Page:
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Understanding Your Risk Tolerance

Understanding Your Risk Tolerance

February 06, 2024

One of the questions we often get, particularly from newer investors or people who are moving into another stage of their investment lives, is “how can I gauge my risk tolerance?” 

Risk tolerance is an investment term that refers to your ability to endure market volatility. All investments come with some level of risk, and if you're planning to invest your money, it's important to be aware of how much volatility you can endure. Your tolerance for risk affects your choice of investments and the overall makeup of your portfolio. 

If you’re attempting to gauge your own tolerance for risk, consider the following factors: 

Personality: Are you able to sleep at night knowing that you've put a portion of your hard-earned dollars at risk in a particular investment? Remember, it might be easy to tolerate a high-risk investment while it’s generating double-digit returns but consider whether you'll feel the same way if the market takes a downward turn with your investment leading the way. It's best to invest at a level of volatility that you are comfortable with.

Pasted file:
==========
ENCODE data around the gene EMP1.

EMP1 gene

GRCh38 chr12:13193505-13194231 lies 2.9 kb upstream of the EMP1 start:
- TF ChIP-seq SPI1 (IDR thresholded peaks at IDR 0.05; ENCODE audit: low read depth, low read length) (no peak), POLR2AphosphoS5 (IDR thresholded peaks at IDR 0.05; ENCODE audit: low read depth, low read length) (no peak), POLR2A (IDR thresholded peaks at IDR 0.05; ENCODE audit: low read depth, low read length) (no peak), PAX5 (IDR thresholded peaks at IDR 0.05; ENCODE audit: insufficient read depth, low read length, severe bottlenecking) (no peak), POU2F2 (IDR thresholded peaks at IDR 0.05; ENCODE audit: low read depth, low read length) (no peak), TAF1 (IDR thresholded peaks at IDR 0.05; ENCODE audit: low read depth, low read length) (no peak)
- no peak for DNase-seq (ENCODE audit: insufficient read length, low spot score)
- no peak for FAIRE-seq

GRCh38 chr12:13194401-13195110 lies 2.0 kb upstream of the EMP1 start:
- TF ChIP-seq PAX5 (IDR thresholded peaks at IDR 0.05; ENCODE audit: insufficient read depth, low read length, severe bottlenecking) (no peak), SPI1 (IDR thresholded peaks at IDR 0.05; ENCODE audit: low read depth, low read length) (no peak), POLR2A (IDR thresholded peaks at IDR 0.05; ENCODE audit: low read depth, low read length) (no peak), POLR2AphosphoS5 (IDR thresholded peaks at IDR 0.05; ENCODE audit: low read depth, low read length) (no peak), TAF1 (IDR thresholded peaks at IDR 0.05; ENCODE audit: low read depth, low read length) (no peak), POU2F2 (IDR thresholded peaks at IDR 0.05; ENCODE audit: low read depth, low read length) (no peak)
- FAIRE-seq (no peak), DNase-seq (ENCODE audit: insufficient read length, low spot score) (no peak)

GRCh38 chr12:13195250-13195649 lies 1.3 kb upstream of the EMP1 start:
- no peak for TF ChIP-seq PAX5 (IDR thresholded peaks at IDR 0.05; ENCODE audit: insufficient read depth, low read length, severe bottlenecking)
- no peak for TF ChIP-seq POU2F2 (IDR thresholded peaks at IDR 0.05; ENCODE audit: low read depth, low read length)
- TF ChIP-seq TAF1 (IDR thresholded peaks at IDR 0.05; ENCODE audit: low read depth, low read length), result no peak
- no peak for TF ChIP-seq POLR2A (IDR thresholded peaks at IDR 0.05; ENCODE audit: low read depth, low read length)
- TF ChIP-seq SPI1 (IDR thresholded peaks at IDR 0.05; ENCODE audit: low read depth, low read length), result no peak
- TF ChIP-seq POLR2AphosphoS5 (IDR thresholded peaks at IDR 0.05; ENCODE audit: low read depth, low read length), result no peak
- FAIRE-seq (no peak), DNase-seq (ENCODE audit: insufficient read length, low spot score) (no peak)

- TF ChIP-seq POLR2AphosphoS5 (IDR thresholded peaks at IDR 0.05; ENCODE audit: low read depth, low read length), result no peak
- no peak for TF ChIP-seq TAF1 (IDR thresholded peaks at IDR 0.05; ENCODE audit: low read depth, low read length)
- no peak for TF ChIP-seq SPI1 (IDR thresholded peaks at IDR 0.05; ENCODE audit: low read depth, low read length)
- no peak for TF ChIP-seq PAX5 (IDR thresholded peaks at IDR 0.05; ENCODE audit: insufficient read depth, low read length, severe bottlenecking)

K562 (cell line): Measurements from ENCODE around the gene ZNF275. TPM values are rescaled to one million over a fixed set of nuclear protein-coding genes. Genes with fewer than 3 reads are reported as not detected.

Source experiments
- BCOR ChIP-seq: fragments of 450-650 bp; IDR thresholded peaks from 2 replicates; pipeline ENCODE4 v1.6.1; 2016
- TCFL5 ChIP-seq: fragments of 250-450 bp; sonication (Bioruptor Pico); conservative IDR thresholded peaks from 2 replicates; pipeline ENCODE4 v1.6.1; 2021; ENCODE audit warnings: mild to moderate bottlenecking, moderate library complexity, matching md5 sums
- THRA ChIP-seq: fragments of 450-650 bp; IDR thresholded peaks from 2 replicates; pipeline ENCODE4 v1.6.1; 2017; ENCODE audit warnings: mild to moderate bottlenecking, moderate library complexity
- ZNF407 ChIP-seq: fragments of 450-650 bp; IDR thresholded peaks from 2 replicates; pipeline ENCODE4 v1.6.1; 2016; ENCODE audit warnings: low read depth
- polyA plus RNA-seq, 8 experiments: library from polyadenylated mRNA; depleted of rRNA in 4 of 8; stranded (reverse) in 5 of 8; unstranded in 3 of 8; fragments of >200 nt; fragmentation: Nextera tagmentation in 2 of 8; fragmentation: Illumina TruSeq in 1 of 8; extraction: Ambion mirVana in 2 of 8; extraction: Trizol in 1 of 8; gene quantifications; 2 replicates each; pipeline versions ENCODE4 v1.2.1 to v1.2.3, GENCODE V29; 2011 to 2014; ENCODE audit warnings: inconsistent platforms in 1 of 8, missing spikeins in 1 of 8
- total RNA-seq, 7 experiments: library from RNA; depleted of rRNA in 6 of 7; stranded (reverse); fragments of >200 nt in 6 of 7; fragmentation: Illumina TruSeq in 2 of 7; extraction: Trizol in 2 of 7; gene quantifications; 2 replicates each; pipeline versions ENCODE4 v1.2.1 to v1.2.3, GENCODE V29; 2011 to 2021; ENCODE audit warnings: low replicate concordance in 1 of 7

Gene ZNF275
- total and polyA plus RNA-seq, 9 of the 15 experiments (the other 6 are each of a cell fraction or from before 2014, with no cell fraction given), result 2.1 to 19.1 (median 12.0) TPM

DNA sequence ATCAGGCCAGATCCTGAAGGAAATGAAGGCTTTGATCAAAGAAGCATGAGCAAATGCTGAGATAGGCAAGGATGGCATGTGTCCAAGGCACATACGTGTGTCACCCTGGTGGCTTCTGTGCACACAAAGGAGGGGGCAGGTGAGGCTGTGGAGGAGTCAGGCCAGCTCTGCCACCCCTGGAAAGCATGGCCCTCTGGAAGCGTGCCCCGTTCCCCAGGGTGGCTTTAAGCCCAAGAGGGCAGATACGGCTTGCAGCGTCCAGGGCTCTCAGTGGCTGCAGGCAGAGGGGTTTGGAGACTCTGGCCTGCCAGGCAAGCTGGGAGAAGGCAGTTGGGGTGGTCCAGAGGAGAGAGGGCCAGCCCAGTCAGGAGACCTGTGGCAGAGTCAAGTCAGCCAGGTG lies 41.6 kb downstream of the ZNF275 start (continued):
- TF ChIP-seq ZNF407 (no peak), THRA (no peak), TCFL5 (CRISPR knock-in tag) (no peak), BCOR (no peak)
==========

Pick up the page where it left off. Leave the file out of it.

Time horizon: The sooner you may need to use your investment dollars, the lower your risk tolerance. For example, for money you plan to use to make a down payment on a house in 2 years, your risk tolerance is lower than if you're investing for retirement in 20 years. If you can keep your money invested for a long period of time, you may be able to ride out any downturns in the market (though time alone is no guarantee of higher returns). 

Capacity for risk: How much can you afford to lose? Your capacity for risk depends on your financial position (i.e., your assets, income, and expenses). In general, the more resources or assets you have to fall back on, the higher your risk tolerance. 

Many risk tolerance tests are widely available on the Internet and in books about investing. Most require that you answer a series of questions, and generate a score based on your answers. The score translates into a measure of your risk tolerance and may be matched with the types of investments that the author deems appropriate for someone with your risk profile. Although these tests may be helpful as a reference, your financial plan should be tailored to your unique circumstances. Don't hesitate to get expert help if you need it. 

All investing involves risk, including the potential loss of principal, and there is no guarantee that any investment strategy will be successful.